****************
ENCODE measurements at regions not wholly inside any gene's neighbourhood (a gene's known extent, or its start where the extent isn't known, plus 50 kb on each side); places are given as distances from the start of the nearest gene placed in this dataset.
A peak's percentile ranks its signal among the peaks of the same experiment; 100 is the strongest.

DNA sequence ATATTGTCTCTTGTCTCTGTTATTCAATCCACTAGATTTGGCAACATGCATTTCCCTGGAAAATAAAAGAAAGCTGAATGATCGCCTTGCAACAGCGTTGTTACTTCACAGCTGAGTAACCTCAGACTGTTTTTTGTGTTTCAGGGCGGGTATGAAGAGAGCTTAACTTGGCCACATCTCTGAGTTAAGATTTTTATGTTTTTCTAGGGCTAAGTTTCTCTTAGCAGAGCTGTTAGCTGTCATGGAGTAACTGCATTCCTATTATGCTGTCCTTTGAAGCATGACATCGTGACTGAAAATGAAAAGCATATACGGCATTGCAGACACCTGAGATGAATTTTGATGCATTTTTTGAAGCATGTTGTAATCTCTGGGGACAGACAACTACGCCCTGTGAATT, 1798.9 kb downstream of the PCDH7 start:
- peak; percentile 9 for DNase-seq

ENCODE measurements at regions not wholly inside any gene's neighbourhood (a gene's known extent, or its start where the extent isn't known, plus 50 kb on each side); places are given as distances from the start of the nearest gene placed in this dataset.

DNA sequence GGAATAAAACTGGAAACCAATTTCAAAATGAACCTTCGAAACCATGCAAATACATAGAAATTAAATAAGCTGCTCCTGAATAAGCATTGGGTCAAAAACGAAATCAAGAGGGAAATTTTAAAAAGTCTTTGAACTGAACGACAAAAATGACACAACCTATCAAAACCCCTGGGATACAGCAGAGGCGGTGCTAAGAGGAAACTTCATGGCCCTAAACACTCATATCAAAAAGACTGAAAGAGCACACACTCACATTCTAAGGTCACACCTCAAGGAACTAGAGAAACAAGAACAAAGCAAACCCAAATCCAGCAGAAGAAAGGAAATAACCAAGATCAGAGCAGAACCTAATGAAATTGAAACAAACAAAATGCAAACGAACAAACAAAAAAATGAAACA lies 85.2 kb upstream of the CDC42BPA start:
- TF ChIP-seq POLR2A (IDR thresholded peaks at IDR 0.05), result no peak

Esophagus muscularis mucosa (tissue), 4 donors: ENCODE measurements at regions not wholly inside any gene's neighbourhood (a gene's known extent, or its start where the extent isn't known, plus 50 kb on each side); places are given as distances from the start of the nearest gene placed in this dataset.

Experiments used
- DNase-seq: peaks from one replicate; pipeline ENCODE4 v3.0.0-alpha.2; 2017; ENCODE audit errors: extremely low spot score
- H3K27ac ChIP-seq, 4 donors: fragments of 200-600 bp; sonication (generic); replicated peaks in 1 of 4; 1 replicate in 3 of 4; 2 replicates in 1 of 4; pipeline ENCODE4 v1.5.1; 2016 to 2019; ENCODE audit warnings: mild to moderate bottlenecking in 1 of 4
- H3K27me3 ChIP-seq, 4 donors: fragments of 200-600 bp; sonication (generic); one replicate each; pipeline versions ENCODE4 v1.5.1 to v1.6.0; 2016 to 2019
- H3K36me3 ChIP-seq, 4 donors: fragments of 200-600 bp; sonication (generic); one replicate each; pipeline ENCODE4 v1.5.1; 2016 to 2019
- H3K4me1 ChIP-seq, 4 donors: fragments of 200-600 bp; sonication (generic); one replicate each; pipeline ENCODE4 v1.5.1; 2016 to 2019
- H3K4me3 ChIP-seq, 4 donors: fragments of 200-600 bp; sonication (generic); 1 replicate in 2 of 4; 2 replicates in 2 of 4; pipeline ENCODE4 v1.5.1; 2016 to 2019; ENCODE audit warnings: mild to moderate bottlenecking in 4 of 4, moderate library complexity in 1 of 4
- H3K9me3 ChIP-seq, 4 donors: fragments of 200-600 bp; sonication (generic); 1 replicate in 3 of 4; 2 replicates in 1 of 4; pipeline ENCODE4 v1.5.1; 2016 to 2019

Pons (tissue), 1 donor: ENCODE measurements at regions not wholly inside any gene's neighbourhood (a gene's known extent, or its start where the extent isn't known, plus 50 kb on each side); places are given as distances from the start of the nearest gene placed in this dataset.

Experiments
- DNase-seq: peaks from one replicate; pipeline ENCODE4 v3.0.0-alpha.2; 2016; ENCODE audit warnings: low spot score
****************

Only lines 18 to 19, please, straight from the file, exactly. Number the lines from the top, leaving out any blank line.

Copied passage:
Experiments
- DNase-seq: peaks from one replicate; pipeline ENCODE4 v3.0.0-alpha.2; 2016; ENCODE audit warnings: low spot score